Cross is very similar to mountain bike racing, so I could get some really good power data to study and design my winter training around it. However this setup does not allow the use of rear brakes.
Shouldn’t be a problem, right?
1.5 laps and 9 minutes into an hour-long race, my front wheel washed out on a steep, loose, sharp corner and the right side of my ribcage and chest was pile-driven into the ground from about five feet up. There was a large audience to observe and groan a collective “oough.” I was rolling around trying to find some semblance of air, which had been knocked clear out of me, as people then attempted to get me off course so that I wouldn’t be run over.
A few minutes later I was on my feet only to find my protective eyewear in pieces and my seat was broken off one rail.
This illustrates yet another advantage of Psyclewerks 2.0: You Cannot Crash!
As class time approached, the pain in my ribs intensified, but as long as I didn’t breathe or move it was fine. I brought lots of spare parts, but of course all bikes were a-go. From a distance I could hear some of my athletes “discussing” their homework.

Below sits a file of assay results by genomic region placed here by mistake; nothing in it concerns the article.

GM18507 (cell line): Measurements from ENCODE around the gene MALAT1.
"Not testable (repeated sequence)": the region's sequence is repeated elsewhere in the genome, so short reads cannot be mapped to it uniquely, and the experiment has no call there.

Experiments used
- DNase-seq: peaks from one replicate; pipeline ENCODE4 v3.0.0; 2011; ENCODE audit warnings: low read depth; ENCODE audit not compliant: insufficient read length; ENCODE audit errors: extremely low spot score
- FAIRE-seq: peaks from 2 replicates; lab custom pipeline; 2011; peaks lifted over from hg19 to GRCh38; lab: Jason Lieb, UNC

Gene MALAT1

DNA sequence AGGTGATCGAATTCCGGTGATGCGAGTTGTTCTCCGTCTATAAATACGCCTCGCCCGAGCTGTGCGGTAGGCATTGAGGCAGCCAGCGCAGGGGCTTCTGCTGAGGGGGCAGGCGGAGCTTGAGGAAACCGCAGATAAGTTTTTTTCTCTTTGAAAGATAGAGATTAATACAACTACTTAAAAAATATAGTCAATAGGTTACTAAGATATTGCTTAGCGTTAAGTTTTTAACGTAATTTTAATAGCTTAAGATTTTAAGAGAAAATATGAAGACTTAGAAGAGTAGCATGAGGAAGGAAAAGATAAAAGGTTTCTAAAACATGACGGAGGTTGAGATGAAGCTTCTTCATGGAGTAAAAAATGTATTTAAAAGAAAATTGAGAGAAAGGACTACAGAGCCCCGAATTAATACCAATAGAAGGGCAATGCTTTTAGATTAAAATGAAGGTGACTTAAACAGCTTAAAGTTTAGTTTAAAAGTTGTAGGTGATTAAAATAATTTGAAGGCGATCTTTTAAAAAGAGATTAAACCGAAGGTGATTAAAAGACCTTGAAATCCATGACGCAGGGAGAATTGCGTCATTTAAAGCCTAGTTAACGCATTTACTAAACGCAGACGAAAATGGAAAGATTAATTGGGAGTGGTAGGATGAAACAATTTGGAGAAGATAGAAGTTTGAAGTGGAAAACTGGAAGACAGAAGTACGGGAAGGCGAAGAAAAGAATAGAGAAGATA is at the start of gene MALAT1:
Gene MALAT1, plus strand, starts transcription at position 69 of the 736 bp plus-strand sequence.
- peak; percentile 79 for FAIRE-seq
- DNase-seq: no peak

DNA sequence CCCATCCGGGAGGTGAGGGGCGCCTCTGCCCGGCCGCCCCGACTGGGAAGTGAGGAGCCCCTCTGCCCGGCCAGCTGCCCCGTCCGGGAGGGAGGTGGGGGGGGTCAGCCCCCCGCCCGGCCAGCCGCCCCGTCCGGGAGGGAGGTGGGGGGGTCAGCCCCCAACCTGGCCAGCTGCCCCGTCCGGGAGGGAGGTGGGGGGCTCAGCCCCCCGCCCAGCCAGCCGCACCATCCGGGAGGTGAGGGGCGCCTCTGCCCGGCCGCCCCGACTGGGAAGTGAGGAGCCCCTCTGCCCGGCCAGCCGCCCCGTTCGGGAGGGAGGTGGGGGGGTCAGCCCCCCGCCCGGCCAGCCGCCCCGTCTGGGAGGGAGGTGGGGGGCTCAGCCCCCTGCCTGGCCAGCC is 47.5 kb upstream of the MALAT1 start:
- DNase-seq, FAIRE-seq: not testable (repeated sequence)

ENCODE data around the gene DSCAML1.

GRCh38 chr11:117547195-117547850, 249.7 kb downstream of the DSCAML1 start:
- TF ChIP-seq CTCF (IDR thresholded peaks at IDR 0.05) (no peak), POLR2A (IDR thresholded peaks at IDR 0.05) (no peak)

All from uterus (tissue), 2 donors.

It sounded something like, “This homework is a product of a sick and twisted mind.”
Hmm… now why would they think that?
This Primary Endurance class was tough. We had three long climbs, lots of repetitive drill work, some longer Z3 threshold and Z4 VO2max efforts, and an introduction to Z5. All of this wrapped into a 90-minute continuous, no rest breaks, training ride.
After some surges, cadence jumps, and pedal stroke drills on the flat roads, we hit the first 11m climb. After more drill work, we hit the final four minutes, and I got into their heads. “If you were watching yourself from the hill across the way, would you like what you see?” If you want to be different, you have to do something different.”
At about the 60-minute mark, we were embarking on the hardest section. We started with Z3 threshold intensity for five straight minutes with some “wave” accelerations. We brought down the intensity with a fun mountain bike drill to The Heavy’s “How Do You Like me Now.”